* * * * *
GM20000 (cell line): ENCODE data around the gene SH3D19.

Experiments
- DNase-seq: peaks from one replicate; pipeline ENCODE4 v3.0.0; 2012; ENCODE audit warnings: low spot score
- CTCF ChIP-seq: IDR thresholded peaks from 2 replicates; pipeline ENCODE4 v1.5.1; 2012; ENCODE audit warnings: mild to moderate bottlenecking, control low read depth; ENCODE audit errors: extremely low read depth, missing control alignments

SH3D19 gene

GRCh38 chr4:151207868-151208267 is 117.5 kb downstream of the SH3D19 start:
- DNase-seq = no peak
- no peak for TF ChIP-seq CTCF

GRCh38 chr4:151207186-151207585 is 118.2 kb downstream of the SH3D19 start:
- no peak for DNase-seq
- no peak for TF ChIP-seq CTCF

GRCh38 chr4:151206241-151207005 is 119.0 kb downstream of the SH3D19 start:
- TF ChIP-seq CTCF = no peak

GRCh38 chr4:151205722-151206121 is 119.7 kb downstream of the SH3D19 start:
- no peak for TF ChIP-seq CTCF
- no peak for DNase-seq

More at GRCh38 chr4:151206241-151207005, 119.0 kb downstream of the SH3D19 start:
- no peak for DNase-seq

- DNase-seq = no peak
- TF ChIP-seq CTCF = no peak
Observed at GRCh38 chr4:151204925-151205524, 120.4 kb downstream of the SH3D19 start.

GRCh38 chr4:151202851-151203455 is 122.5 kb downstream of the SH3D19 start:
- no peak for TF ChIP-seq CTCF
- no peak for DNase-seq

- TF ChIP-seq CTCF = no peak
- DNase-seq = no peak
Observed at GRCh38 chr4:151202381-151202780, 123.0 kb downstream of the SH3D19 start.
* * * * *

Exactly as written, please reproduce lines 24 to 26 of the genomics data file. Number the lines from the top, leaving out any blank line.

- no peak for DNase-seq

- TF ChIP-seq CTCF = no peak
- DNase-seq = no peak